Friday, January 9, 2009

The Visitor

In which Hobbes Sees Our Lives Up Close (Poor Thing)

Hobbes flew in on the evening of Saturday the third.  Katy and I took a bus (a very posh bus) to the airport.  We were both excited, and reminisced about our own arrival.  Katy made a welcome sign in Chinese.  We held it up through various stages of excitement, anticipation, hope, and then weariness at entirely the wrong terminal for a while, before figuring out that there was a much bigger terminal accessible by sky train (creepily deserted, but effective).  We collected a somewhat worried Hobbes and found our bus back. 

We came back to our apartment and more or less slept immediately that first night.  The next morning I had a one-on-one class at School 8, so we met up afterwards and had dinner at a very nice little noodle place next to Da'an park.  After eating, we went to to see the flowers again.  Katy and Hobbes hadn't seen the show yet, so we wandered around for a bit and tried the candied tomatoes (Hobbes was a fan).  I saw some sections of the display I hadn't come across yet, but went home pretty quickly afterward due to exhaustion.  Katy and Hobbes split off and went to find dinner and the meditation group.

The week was, for me, a blur.  I left on Monday morning to do some editing, met Hobbes and Katy at the vegetarian buffet that I frequent, took Hobbes with me to the School 8 area, and deposited her at a Starbucks with instructions to meet me there after I was done with my classes.  I unfortunately (and unusually) had two that day - a regular class and a make-up.  I picked up Hobbes at 9:10ish and we made our way back to the Linsen area.  On Tuesday Hobbes and Katy went up to do some walking in the northern area of Taipei, while I prepped for my Tuesday class and graded their homework.  They had an oral quiz, and all did pretty well, apart from the two girls who have been entirely uninterested in the whole class.  

Wednesday morning Hobbes and I went to walk around the area with the art park and the art museum.  The art park was closed, but we finally made it into the Story House.  Weird stuff.  It was, when we went, housing a display of television and newspaper advertisements for nine or ten Taiwanese brandnames.  Soap, soy sauce, snake oil, stationary, toothpaste (see hei ren for a somewhat amusing history), and the necessary overpriced gift shop.  No photos were allowed in the building.  After my Sanchong class, Hobbes hung out at home until both Katy and I returned from our classes (another unusual thing - I had another make-up class on Wednesday).  On Thursday Hobbes took herself around and saw the touristy bits of Taipei - Taipei 101, etc - while Katy and I had class and editing.  I got done at 7 on Thursday, after a somewhat disturbing class in which one student was upset and wouldn't tell me why, and met Hobbes at the Taipei Main Station where we got some dinner and hit up the cultural gift shop for "hey, I've been to Taiwan" gifts for the folks back home, I presume.  I tried to find a trinket with the Taipei Railroad symbol on it, but the only one available was a hiddeous little alien figure with the symbol for a head.  Anyone wishing to take up metalsmithing is welcome to send me a Taipei Railroad symbol necklace.  Perhaps I'll find an arc-welder.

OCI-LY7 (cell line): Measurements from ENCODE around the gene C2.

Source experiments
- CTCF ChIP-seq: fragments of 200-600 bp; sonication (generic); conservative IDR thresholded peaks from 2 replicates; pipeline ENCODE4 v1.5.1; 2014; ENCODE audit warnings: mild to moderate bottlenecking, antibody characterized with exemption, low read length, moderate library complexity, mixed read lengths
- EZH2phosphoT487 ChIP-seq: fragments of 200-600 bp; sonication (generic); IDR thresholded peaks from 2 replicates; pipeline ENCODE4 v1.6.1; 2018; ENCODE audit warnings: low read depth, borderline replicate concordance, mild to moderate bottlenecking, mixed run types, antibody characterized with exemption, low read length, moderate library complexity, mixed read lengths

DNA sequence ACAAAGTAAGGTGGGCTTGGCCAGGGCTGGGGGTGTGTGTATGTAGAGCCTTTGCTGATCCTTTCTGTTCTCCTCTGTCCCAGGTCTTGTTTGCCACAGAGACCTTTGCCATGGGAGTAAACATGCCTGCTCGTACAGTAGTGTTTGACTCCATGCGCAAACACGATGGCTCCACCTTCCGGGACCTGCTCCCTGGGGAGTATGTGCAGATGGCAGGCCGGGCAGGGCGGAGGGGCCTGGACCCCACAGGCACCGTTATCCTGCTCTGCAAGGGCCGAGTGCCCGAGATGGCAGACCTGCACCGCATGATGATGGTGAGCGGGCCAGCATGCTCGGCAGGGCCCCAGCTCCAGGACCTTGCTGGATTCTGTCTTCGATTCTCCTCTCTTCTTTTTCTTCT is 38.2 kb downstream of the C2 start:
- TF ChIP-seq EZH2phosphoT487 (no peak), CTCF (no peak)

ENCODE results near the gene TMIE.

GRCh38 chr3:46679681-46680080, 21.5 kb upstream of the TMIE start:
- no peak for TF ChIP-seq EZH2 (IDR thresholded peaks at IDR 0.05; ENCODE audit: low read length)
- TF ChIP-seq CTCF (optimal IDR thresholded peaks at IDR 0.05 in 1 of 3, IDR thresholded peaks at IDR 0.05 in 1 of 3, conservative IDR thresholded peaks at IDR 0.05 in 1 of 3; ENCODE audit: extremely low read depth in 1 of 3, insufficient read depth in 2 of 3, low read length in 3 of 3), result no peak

Friday morning we headed to the Peace Park area.  It was a pretty park, and we had lunch before-hand at another vegetarian buffet that was quite tasty.  The Peace Park (2-28 Park) commemorates an incident on February 28, 1947.  We wandered around until both of our cameras lost batteries, and then I had to go into work.  I dropped Hobbes off at the Starbucks again, and she uploaded her photos while I taught a couple of classes.  I finished my classes at ten, by which time Katy and Hobbes had eaten dinner at a little restaurant somewhere in the Da'an area.  We all met up back at our apartment and Hobbes and I stayed up while Katy took a nap.  We left the apartment to find transportation to the airport at 4 AM.  The busses weren't running yet, but we were approached by an extra-enthusiastic taxi driver who insisted that he could take us there.

The taxi driver was very nice, in spite of our initial suspicions.  He charged a bit less than the others (we considered the possibility that it might be a scam), and he was non-intrusive for the duration of the forty-minute ride.  He played a CD quietly and let us be giddy from exhaustion in the back seat.  At the end of the ride, we noticed that the music had a lot of harmonics in common with ABBA, and no sooner had that occured to us then a Chinese version of Gimme Gimme Gimme came on.  I asked him to write down the name of the guy singing, and he pulled one better and gave us the CD.  It turns out to be a CD he burned, and written on the disc are the words "hǎo tīng de gē."

We arrived at the airport at about 5:00.  It was deserted.  There was no one at the check-in desk, and after some peering blearily around, we discovered that it would not open until 6:15.  So we sat down in the waiting area and variously went to sleep (Katy), noticed our surroundings (Hobbes), or fought an all-consuming battle against startlingly heavy eyelids (me).  The staff got there promptly at 6:15, and Hobbes checked in and we hugged our goodbyes, then Katy and I made our way back to the terminal from which the busses left.  On our way to the sky-train, we ran into a young mother with a kid on her hip, one on the way, and a touchingly devoted husband who was having trouble with their metric ton of luggage.  We helped them get their baggage together and listened to her spout "Ai-o!"s and gratitude.  We made the bus and I spent most of the trip back staring vacantly at the seat in front of me.  When we got home, I made myself a cup of tea and promptly fell asleep before being able to drink it.

1 comment:

Andrew said...

Who's Hobbes?